It’s impossible to watch this Jerry Bruckheimer-produced fanciful re-imagining (but based on a true story!) of the legend of King Arthur and the Knights of the Round Table without waiting, waiting, endlessly waiting for the real King Arthur to stride up with a pair of coconut halves and cut off the arms of these pretenders to the throne. (The image of Graham Chapman hollering, "What’re ya gonna do? Bite my knees off?" Owen’s faux Arthur is one that I would have paid dearly to have interjected into Bruckheimer’s leaden, silly mess.) All Monty Python
fantasies aside, Fuqua’s King Arthur
has none of the sprightly derring-do of the legend’s previous incarnations; it’s no Excalibur
, nor is it even a First Knight
– it’s more of a late night at Sir Thomas Malory’s pad, after the mead has run out and the candles are well past guttering and everyone’s tired of attempting to come up with a new way to play Sir Malory’s Le Morte d’Arthur
). As the precredits tell us, this
version of the legend has been updated by recent archeological findings that point – sort of – to the notion that there was, indeed, once a leader of the Britons named Lucius Artorius Castus, in the fifth century and that he was, in point of fact, that British guy from Croupier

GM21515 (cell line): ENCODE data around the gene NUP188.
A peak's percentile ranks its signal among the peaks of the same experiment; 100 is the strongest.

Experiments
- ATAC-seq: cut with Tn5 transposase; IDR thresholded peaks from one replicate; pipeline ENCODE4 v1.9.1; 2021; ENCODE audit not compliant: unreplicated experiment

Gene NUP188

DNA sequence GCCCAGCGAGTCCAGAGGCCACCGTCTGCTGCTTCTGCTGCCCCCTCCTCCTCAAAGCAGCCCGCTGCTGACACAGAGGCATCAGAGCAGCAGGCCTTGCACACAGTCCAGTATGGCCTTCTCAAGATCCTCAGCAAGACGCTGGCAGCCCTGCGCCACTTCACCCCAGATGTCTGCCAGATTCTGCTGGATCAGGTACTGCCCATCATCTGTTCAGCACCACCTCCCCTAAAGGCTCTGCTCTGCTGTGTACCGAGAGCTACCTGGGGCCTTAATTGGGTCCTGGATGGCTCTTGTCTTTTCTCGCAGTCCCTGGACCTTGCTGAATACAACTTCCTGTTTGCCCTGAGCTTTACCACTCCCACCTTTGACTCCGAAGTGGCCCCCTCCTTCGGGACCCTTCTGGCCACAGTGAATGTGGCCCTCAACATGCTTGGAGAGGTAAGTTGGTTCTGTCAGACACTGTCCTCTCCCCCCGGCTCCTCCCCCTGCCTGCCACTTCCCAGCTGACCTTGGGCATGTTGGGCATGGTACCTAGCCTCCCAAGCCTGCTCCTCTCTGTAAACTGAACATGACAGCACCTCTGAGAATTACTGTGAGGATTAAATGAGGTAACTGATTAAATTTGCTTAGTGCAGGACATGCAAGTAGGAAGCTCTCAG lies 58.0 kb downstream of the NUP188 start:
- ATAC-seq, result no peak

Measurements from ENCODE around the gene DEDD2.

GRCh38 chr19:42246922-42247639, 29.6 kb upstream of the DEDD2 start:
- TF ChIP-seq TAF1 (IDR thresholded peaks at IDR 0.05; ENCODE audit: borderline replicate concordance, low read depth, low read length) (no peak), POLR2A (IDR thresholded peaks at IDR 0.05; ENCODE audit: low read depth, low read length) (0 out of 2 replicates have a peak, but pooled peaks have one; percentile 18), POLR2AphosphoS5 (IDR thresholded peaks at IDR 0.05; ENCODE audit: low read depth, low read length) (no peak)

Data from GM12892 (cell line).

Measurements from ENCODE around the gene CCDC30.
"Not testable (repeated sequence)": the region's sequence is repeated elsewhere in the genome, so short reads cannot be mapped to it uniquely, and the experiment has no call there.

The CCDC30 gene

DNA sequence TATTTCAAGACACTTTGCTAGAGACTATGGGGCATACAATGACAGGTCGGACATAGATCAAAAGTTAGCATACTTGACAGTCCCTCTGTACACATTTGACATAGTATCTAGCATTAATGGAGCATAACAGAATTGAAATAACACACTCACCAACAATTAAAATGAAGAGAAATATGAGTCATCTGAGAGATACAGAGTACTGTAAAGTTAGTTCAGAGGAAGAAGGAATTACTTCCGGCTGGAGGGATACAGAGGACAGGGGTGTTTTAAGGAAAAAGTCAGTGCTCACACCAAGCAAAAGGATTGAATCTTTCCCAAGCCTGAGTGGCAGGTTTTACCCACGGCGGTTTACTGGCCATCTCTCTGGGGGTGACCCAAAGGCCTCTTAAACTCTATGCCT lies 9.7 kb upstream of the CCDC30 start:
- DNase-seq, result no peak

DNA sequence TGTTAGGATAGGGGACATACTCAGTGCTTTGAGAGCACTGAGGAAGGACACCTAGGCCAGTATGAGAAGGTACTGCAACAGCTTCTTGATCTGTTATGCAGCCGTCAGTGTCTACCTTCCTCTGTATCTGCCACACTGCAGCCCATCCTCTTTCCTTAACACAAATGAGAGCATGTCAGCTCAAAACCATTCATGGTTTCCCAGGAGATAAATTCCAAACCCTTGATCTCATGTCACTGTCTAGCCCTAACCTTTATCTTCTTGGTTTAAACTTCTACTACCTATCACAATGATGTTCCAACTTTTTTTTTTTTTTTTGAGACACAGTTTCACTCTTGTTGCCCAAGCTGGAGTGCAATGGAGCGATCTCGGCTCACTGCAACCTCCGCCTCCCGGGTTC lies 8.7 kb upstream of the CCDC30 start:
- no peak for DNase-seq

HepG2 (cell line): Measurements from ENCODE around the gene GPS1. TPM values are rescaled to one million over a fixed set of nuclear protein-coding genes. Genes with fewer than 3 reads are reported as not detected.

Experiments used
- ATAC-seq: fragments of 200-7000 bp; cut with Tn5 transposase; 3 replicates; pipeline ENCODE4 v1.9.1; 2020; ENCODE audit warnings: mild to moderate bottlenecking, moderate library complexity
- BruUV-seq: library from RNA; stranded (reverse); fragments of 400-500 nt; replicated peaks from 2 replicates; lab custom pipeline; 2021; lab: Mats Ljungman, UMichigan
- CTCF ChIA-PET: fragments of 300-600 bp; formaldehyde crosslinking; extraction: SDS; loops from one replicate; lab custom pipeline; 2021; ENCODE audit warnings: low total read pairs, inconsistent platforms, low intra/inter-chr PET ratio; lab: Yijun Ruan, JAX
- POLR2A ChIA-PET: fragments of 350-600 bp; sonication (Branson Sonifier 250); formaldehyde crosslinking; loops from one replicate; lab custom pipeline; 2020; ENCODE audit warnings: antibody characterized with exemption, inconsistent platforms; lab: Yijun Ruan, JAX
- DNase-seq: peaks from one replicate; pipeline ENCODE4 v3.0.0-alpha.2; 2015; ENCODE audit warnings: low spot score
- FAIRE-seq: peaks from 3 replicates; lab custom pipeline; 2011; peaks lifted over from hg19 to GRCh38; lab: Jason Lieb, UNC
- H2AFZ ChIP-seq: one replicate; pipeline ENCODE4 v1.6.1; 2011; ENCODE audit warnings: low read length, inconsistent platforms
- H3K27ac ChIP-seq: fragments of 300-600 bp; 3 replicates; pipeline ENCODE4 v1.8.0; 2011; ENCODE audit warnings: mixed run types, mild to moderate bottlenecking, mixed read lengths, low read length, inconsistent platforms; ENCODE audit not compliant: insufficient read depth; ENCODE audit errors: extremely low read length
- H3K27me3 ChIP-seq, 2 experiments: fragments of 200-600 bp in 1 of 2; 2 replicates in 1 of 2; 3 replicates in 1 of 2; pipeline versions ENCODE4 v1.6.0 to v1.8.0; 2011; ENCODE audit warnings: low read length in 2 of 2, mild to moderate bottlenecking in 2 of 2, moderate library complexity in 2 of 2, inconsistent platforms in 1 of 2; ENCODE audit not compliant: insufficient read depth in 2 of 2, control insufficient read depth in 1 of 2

. (And all these years I thought he’d be Vinnie Jones! C’est la guerre.
) In this telling, Arthur and his men are a warrior breed enslaved by the Romans in adolescence and raised to be what amounts to the Empire’s own personal SWAT team. The members of this motley crew are pagans to a one – that one being Arthur, who has somewhere down the line accepted Christ as his personal savior – and a near-barbarous lot who are forced into one last mission before they can return to Rome and a much-deserved bit of R&R. Unfortunately, that ultimate journey involves rescuing a young Roman from the clutches of the impending Saxon hoard, led here by Skarsgård as Cerdic and his equally wild son Cynric (Schweiger, direct from his job playing bass in Queens of the Stone Age, apparently). And then there are the Woads, a nomadic band of forest people (previously seen up past the Do Long Bridge in Apocalypse Now
) who count among their number the sexy archer babe Guinevere. Lancelot (Gruffudd), Gawain (Edgerton), and the other knights are here, but in this demystified yet still mystifying version of the old legends, they’re not so much knights, per se, as Roman-owned mercenaries, sent to guard the farthest outpost of the Empire, the rocky and rain-swept land of Britain. The battles, of which there are several, are full of bloodless sword-wielding (this is a PG-13 movie after all) and rains of flaming arrows, but like the rest of Fuqua’s film, even these seem dull and tarnished. Perhaps it’s that we’ve been spoiled by John Boorman’s pristine vision of the Arthurian legends (Excalibur)
, or perhaps trebuchets and bowmen just don’t carry the crazy weight of Denzel Washington’s 9 mm wielding, psychopathic leader of men in Training Day
, but King Arthur
is a snooze, overcast and drizzly both on location and on the pages of the script. Owen is too classy, too James Bond-handsome to realistically portray the not-yet-King Arthur; I for one hoped his shield might double as a roulette wheel and that at any moment he’d break out the craps. No such luck. There’s plenty of crap on hand here, but I wouldn’t wager on it.